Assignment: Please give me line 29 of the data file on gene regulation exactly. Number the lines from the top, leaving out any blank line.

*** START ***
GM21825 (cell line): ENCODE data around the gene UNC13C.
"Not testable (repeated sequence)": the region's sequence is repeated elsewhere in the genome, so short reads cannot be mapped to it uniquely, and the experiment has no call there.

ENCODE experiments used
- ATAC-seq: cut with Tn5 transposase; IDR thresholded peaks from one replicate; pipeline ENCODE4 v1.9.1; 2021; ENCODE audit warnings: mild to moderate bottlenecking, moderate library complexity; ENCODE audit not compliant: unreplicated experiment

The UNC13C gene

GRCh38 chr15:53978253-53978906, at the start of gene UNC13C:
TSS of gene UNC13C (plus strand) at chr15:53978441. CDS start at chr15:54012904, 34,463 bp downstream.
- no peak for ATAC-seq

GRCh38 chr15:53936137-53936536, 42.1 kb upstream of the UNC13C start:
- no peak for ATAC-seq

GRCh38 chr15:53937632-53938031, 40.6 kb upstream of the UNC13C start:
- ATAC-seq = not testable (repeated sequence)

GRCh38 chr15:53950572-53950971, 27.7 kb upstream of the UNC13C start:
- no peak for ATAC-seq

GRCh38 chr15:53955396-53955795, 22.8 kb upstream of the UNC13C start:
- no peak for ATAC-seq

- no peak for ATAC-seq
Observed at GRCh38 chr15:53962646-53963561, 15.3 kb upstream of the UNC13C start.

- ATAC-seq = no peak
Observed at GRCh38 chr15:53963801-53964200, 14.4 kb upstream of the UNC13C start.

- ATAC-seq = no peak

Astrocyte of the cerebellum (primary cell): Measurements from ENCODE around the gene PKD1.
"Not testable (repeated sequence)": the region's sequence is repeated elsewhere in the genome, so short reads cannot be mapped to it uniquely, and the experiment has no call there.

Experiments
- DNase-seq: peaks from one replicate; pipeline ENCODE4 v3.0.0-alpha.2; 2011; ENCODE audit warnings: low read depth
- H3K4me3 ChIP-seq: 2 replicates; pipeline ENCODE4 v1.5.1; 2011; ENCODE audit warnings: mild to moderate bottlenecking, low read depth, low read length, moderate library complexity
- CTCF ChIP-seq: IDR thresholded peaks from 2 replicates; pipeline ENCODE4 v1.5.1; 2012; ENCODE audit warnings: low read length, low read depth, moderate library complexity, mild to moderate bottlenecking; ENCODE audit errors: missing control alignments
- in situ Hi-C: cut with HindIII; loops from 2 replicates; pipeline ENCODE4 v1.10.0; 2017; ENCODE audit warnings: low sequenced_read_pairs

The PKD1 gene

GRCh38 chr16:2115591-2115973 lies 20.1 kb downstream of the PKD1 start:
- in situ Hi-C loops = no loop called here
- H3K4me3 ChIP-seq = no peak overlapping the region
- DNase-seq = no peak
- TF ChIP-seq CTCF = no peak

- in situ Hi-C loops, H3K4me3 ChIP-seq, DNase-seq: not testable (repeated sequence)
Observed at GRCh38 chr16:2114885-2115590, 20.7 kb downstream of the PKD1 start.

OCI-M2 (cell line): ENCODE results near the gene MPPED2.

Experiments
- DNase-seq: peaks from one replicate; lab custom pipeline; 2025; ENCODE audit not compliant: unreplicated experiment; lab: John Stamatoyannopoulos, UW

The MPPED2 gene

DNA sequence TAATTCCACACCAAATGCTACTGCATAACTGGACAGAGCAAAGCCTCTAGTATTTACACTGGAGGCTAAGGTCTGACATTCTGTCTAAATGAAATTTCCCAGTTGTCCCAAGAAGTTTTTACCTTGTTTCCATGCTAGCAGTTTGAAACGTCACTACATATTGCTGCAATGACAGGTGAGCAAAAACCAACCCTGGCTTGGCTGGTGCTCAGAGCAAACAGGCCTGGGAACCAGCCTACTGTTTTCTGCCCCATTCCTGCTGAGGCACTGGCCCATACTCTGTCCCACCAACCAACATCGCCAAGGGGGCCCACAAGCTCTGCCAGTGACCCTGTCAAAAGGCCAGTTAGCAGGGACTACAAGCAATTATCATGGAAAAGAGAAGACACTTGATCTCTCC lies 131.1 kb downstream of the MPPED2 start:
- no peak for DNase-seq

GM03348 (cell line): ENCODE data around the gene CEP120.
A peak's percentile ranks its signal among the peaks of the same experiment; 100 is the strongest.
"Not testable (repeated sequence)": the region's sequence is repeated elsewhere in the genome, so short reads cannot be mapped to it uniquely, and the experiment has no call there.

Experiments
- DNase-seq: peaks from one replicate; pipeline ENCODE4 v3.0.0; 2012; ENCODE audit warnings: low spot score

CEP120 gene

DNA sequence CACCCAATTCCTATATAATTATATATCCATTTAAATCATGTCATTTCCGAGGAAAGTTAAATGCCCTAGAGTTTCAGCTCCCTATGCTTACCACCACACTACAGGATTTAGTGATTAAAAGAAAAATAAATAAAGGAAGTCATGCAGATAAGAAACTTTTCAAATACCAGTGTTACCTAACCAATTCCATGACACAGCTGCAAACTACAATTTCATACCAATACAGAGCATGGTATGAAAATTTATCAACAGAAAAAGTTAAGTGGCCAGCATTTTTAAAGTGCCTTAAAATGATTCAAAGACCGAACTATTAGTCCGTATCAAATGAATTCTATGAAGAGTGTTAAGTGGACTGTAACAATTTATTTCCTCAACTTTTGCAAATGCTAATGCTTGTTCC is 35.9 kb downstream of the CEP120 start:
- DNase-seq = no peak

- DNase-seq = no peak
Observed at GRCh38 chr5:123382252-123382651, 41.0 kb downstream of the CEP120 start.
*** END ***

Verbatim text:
The PKD1 gene